Ranking Roger

Roger Charlery was a popular figure in the ’80s and ’90s as a vocalist for the band named The Beat and General Public.

Roger Charlery, a British musician, better known by the name Ranking Roger passed away on 26th March 2019 fighting lung cancer and two brain tumors. He was a popular figure in the ’80s and ’90s as a vocalist for the band named The Beat and General Public. Before his death, Roger was working on a new album, Public Confidential, and released it in 2019.

Known For

A British musician and vocalist for the band named The Beat and General Public.

Death Cause and Funeral Details

One of the prolific figures in the Music Industry, Ranking Roger is no more with us as he died fighting lung cancer and two brain tumors. He died at his home surrounded by his family on Tuesday, 26th March 2019 as per the statement on Beat’s Website.

It quotes; “He fought & fought & fought, Roger was a fighter. Sadly Roger passed away a few hours ago peacefully at his home surrounded by family.”

In January, news broke out regarding Roger that he got diagnosed with two brain tumors and later lung cancer.

Additionally, he suffered from a stroke last summer. The Beat singer did not give up easily and fought till the end but sadly could not overcome death. In his memory, several bands and musicians like Billy Bragg and UB40, a reggae band paid tribute to Ranking Roger.

Early Life of Ranking Roger

Back to his early life, Ranking Roger was born in Birmingham, West Midlands, England as a Roger Charlery. He was of British nationality and part of West Indian descent.

Roger grew up with his four sisters named, Sandra, Annie, Greta, and Equilar and with his half-brother, Kevin, and half-sister, Sarah. However, there are no details about Roger’s parental background and his education details.

Ranking Roger Music Career

Roger began his career in the 1970s as a drummer for the band, Nam Nam Boys and went to gigs with The Beat and later officially joined the group. With the group, he released albums like Special Beat Service in 1982, Wha’ppen? In 1981 and “I just can’t stop it” in 1980. However, the group broke up, and Roger formed another band, General Public with Wakeling and Mickey Billingham.

Also, Roger worked as a solo artist and released his debut album, Radical Departure in 1988 followed by records like Inside My head, Pop Off the head top, and so on. Later in 2005, Roger reformed the band, The Beat with Everett Morton and his son, Ranking Junior. In recent years, he was on tour with the band in different countries to promote two-tone music and their album, Bounce in 2016.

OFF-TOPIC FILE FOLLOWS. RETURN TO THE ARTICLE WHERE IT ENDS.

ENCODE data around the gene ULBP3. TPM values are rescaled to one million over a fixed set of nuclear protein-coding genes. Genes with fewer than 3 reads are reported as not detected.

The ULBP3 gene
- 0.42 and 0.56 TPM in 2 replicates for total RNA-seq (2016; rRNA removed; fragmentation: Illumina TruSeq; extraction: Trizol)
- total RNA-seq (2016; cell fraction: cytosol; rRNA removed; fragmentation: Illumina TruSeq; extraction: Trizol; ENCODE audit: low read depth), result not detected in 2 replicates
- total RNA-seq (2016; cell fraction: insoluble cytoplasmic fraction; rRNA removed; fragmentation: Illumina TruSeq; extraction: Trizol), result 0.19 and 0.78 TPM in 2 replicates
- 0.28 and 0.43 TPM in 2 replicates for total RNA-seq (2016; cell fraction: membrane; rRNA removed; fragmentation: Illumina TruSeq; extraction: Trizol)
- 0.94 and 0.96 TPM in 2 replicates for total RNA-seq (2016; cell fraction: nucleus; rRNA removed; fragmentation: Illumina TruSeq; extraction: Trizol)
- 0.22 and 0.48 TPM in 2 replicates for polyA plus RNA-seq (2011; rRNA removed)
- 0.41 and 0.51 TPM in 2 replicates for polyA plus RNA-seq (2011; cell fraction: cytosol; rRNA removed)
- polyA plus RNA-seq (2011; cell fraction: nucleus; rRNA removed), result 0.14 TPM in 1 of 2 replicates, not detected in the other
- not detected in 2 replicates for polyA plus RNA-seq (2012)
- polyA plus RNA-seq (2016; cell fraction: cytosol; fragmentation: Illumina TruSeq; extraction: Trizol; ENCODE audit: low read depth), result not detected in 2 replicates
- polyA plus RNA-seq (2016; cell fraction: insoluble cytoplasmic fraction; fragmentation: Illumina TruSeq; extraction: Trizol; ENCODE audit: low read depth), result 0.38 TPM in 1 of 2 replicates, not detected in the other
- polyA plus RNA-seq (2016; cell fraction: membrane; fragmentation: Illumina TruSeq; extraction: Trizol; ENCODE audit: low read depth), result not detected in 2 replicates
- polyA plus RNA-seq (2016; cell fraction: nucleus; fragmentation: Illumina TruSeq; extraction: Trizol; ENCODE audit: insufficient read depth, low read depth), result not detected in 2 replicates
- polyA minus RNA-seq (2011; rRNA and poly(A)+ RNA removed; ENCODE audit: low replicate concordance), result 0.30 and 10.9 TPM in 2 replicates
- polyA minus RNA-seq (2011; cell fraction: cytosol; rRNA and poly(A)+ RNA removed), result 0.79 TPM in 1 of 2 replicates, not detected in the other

As of 2019, Roger worked on his new album, Public Confidential which released in January but could not continue to appear in live events because of his health. Also, he wrote his autobiography which will release in early summer as per Beat’s website. Later, in January 2019, Roger underwent treatment for lung cancer and two brain tumors and passed away on 26th March 2019.

Net Worth and Salary of Ranking Roger

From his successful music career, Roger should have accumulated a massive net worth with all his albums and hit singles. Before death, his net worth was estimated at $500 thousand.

Personal Life of Ranking Roger

Reflecting on his personal life, Roger was in a marital relationship, but there are no details about his life partner except his two kids, a son and a daughter, Saffron Murphy. His son, Ranking Junior followed his footsteps and is an integral part of the group, The Beat, and goes on tours with the band.

Ranking Roger Body Figures

Observing his body statistics, Roger stood tall with decent height and had black eyes with black hair color. Apart from this, there is no other information was disclosed yet. In the case of disclosure, we will let you know.

Tributes to Ranking Roger

Singer Sting, who did many live performances and recordings with Roger, wrote on Instagram: “The mid-seventies was one of the most influential periods in the history of British pop music. The merging of Caribbean rhythms and the tropes of the immigrant West Indian experience alongside young white bands struggling to find an identity in Thatcher’s disunited kingdom produced what would become the second wave of British dominance in popular music across the world. My friend Roger, as a founding member of the English Beat, was at the center of this febrile and explosive clash of cultures, uniquely placed to document the excitement of those times, the heady joy of success, the political turmoil, the inherent racism at all levels of our society as well as the brotherly bond of musicians struggling to make themselves heard within it. Thank you, Roger. You will be missed.

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